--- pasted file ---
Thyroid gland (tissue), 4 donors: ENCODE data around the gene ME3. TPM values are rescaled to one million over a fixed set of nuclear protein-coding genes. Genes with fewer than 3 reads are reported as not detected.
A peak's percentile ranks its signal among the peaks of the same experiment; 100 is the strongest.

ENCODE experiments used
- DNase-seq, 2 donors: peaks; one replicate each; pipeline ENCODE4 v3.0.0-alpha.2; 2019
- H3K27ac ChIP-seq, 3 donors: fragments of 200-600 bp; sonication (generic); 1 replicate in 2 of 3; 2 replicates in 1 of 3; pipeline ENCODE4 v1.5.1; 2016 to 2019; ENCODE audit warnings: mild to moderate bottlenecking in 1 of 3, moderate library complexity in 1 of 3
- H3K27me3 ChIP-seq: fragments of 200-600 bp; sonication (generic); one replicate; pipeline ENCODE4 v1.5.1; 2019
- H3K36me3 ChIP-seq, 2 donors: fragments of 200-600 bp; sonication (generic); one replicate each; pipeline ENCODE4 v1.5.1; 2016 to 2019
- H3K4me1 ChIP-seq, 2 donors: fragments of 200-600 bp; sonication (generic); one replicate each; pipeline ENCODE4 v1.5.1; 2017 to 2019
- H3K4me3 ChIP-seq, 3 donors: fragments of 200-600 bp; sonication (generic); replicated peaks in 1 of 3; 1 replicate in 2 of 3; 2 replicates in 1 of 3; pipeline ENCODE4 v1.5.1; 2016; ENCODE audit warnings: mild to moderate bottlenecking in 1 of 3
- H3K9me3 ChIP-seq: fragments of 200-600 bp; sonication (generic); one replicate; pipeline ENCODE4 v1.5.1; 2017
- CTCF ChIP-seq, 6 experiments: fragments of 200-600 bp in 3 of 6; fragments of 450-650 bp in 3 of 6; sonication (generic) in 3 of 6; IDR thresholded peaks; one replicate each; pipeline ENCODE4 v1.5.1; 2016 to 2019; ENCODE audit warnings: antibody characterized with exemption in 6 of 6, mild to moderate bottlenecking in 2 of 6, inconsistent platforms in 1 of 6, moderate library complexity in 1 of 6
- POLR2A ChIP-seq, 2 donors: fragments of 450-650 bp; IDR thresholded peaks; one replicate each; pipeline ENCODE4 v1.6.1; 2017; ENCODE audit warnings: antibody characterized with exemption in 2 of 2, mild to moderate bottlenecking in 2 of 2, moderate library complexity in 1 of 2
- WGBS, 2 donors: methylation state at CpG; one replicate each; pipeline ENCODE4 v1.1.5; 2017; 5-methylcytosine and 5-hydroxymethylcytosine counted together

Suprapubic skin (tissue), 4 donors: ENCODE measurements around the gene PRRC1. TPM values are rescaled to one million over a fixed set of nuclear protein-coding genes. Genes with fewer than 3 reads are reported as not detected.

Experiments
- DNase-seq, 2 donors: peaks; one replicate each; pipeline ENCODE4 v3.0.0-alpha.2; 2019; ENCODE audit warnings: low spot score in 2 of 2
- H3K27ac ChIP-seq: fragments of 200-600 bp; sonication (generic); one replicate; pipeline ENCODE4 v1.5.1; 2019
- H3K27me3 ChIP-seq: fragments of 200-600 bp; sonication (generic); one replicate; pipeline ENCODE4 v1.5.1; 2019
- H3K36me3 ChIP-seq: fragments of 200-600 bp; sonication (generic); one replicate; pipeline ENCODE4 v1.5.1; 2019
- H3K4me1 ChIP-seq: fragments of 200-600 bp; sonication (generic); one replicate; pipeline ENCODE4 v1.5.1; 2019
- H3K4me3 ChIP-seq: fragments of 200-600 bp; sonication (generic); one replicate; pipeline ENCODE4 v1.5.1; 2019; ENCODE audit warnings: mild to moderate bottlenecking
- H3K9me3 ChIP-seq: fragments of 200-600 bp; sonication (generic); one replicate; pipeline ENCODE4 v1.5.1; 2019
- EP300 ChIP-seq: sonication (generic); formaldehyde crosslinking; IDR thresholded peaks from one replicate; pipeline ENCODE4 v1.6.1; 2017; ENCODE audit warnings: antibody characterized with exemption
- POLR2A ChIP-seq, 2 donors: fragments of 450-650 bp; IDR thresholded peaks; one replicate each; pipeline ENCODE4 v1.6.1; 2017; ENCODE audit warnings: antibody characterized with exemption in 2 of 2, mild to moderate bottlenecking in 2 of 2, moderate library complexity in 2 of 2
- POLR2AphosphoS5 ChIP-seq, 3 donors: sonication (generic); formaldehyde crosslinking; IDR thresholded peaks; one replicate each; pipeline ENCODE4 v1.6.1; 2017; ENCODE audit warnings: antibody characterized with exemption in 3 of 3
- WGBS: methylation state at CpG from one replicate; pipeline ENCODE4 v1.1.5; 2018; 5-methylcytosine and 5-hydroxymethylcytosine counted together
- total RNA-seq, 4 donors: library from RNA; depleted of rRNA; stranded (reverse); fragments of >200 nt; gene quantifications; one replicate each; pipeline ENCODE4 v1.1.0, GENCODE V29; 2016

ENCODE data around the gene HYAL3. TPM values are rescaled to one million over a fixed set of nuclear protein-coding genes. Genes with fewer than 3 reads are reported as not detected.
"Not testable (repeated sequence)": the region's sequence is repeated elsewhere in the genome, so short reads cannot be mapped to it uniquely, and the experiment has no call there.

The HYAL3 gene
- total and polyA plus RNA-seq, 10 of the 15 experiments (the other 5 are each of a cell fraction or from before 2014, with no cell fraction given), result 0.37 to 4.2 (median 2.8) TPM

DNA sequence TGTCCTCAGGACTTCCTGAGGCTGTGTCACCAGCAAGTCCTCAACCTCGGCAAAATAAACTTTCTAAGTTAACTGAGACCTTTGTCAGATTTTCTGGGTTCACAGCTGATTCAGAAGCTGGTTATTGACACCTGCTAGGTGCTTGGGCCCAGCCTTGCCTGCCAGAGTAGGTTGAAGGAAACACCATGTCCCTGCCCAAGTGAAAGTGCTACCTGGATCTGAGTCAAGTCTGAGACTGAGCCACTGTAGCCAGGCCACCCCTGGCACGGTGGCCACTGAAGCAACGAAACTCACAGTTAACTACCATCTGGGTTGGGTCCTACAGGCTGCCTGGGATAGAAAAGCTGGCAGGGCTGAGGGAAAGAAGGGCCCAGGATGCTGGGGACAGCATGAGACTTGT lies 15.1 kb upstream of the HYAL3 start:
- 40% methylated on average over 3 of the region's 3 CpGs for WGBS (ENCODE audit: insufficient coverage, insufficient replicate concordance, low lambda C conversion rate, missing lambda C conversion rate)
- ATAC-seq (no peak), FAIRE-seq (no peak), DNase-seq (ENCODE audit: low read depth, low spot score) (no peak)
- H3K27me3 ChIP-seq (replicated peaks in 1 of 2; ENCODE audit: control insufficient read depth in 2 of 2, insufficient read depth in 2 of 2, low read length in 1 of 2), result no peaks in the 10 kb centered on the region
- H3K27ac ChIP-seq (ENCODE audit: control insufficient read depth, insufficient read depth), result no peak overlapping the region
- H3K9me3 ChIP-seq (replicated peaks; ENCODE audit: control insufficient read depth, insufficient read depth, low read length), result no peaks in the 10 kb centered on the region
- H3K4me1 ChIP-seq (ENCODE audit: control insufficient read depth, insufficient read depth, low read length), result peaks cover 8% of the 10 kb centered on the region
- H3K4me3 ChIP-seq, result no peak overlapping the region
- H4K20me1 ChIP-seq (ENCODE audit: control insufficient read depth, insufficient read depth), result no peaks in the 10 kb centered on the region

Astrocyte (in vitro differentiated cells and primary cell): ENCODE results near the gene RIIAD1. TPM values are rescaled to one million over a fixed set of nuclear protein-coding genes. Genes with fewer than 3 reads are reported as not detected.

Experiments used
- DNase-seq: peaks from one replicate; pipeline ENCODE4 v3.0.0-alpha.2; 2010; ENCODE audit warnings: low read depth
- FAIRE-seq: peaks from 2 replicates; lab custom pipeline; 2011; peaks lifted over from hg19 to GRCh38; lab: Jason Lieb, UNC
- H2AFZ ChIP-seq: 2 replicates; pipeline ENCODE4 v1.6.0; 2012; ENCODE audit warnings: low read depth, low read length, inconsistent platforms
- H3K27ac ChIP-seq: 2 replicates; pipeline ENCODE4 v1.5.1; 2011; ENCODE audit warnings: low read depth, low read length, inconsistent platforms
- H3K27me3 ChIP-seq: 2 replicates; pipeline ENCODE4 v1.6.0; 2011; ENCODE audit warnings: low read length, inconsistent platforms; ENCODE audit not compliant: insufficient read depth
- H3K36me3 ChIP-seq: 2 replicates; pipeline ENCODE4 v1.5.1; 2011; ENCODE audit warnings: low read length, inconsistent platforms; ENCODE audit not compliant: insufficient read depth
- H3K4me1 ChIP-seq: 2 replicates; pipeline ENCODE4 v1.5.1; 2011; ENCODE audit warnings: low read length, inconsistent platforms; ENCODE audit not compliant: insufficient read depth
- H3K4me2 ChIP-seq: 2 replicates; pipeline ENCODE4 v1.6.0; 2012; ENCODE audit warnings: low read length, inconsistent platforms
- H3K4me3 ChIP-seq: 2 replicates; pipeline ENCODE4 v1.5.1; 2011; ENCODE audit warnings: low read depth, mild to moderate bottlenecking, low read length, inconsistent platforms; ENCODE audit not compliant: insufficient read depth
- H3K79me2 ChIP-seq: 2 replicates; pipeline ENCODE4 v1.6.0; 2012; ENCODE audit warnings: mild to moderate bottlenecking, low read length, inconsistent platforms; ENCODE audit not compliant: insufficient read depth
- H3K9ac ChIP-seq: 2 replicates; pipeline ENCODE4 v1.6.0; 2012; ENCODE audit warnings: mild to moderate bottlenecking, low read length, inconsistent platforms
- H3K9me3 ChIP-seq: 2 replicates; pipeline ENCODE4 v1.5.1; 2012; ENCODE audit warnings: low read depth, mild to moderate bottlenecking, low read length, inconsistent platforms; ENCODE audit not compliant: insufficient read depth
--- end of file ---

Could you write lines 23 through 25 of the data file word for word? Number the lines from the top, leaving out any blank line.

- EP300 ChIP-seq: sonication (generic); formaldehyde crosslinking; IDR thresholded peaks from one replicate; pipeline ENCODE4 v1.6.1; 2017; ENCODE audit warnings: antibody characterized with exemption
- POLR2A ChIP-seq, 2 donors: fragments of 450-650 bp; IDR thresholded peaks; one replicate each; pipeline ENCODE4 v1.6.1; 2017; ENCODE audit warnings: antibody characterized with exemption in 2 of 2, mild to moderate bottlenecking in 2 of 2, moderate library complexity in 2 of 2
- POLR2AphosphoS5 ChIP-seq, 3 donors: sonication (generic); formaldehyde crosslinking; IDR thresholded peaks; one replicate each; pipeline ENCODE4 v1.6.1; 2017; ENCODE audit warnings: antibody characterized with exemption in 3 of 3